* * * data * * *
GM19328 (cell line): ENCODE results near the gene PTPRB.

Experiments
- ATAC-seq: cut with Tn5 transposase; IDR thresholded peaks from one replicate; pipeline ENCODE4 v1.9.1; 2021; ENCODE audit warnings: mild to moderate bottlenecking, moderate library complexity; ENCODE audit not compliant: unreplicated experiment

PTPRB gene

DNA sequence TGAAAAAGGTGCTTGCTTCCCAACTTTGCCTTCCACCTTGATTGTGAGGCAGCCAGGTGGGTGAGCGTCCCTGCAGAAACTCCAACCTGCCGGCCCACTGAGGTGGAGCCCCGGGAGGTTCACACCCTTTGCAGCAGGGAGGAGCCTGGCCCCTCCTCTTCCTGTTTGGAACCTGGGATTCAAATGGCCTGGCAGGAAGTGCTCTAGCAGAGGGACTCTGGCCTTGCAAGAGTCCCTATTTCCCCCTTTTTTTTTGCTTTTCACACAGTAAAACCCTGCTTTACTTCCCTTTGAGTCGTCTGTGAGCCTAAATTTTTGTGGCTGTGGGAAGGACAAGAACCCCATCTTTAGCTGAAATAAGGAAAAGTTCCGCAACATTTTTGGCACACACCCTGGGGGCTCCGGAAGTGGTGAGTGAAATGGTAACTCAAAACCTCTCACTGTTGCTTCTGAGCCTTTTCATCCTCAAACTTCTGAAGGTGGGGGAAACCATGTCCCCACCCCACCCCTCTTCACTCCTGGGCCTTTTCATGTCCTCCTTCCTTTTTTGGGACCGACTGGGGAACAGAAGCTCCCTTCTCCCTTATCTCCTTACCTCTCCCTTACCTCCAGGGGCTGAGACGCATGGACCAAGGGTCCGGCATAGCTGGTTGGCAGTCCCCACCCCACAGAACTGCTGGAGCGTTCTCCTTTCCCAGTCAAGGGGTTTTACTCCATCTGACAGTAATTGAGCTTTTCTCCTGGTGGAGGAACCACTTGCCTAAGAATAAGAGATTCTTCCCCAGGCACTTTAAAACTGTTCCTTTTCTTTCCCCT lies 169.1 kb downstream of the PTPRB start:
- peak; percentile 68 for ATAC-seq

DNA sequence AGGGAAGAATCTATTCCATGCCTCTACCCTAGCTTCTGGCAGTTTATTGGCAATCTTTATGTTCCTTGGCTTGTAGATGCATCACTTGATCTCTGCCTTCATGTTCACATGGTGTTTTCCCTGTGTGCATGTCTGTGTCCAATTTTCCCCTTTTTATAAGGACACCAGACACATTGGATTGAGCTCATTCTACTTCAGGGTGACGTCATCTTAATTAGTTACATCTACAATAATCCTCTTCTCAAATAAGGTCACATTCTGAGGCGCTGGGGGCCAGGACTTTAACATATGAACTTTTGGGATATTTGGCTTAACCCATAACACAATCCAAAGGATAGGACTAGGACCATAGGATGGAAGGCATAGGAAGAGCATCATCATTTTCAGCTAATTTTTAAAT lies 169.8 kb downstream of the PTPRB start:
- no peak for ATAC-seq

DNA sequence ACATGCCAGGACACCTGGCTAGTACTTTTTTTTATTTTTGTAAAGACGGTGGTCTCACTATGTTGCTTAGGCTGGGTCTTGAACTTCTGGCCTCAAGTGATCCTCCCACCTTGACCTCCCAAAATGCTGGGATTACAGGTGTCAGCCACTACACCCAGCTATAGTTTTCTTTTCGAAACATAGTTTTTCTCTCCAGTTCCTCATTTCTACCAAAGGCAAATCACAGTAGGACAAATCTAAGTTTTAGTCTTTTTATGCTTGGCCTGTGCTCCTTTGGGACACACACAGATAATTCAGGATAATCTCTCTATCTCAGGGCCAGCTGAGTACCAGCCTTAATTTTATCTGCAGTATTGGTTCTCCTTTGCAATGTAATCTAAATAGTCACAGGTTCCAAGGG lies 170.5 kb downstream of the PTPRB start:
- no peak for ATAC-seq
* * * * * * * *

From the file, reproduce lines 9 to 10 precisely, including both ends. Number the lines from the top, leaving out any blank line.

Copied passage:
DNA sequence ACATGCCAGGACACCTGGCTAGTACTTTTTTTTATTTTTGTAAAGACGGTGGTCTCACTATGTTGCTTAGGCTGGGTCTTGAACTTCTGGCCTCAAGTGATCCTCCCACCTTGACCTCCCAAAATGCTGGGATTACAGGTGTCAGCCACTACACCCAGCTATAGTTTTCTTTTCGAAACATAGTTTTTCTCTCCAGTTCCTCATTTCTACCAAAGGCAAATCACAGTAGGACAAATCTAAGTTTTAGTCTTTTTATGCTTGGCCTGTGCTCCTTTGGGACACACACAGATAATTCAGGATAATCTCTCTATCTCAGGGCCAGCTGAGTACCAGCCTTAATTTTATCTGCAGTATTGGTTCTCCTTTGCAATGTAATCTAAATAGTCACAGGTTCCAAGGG lies 170.5 kb downstream of the PTPRB start:
- no peak for ATAC-seq